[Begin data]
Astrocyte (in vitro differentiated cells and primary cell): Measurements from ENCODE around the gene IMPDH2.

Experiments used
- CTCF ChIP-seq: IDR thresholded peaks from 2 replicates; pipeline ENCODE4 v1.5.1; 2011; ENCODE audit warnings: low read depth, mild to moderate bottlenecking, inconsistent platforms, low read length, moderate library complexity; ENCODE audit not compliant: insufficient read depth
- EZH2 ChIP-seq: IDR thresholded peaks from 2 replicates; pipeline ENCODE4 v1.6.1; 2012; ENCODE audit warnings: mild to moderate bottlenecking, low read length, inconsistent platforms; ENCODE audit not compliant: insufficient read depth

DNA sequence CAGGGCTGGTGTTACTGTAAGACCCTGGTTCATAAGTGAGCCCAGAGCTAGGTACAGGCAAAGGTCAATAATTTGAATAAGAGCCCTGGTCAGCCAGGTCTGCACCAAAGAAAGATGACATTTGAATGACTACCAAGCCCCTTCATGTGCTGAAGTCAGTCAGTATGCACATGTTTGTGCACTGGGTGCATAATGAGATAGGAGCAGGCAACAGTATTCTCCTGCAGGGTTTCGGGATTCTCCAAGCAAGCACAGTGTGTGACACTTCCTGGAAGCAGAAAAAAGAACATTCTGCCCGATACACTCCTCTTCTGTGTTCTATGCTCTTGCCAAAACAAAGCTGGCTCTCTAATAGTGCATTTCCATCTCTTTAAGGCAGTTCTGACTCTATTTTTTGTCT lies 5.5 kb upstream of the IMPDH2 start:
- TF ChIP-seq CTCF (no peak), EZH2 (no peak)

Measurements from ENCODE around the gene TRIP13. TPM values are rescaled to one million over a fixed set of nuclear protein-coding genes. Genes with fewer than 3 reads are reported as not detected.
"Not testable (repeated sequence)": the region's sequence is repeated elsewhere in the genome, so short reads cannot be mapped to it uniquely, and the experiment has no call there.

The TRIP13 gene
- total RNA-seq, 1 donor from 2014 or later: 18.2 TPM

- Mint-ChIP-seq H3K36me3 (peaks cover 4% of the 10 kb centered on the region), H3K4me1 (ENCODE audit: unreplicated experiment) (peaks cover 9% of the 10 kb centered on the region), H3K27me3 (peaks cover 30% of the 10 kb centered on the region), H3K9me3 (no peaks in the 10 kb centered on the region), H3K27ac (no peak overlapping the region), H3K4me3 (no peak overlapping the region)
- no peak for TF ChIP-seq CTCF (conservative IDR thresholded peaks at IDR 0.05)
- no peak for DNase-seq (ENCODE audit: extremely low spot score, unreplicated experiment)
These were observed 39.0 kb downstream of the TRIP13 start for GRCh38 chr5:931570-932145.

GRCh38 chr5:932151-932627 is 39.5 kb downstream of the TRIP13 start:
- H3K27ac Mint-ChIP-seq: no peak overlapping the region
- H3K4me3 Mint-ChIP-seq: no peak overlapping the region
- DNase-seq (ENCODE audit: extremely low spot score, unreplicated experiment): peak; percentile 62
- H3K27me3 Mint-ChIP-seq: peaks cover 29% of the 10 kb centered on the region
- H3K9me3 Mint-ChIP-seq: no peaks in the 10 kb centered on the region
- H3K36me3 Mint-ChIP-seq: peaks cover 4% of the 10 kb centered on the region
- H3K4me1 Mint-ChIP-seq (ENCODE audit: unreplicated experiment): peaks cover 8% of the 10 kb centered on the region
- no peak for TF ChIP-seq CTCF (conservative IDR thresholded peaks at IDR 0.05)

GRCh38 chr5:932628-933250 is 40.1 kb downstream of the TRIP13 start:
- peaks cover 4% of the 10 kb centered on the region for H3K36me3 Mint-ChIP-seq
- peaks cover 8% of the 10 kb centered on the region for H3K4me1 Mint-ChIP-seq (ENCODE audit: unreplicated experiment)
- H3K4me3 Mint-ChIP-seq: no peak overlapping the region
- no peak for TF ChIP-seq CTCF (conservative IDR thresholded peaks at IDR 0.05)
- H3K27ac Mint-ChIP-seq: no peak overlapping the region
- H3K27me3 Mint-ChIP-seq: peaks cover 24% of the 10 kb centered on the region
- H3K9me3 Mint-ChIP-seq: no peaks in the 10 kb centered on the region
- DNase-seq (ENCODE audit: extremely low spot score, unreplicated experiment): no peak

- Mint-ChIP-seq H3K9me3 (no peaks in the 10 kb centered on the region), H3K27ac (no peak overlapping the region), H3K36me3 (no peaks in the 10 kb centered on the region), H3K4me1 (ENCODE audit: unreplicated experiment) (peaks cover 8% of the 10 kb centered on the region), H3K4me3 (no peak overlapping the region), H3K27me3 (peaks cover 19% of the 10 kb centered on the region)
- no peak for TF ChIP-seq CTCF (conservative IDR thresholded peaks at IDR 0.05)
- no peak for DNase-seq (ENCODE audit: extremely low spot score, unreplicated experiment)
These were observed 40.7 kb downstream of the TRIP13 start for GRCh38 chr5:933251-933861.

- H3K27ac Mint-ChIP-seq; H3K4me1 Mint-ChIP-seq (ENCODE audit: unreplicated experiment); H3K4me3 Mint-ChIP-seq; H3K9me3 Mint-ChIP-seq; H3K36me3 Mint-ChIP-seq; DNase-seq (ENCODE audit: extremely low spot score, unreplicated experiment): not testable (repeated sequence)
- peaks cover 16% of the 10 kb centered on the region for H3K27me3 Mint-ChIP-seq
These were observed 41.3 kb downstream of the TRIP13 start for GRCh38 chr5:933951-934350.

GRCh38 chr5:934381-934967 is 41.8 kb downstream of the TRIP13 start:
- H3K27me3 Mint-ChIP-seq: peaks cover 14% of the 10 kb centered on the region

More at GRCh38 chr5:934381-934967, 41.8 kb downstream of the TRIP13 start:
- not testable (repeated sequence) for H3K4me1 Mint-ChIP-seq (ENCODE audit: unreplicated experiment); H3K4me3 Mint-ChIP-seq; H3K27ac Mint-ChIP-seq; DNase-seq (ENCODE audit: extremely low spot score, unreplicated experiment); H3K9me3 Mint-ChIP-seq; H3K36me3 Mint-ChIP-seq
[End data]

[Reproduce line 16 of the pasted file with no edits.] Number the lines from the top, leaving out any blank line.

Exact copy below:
- H3K27ac Mint-ChIP-seq: no peak overlapping the region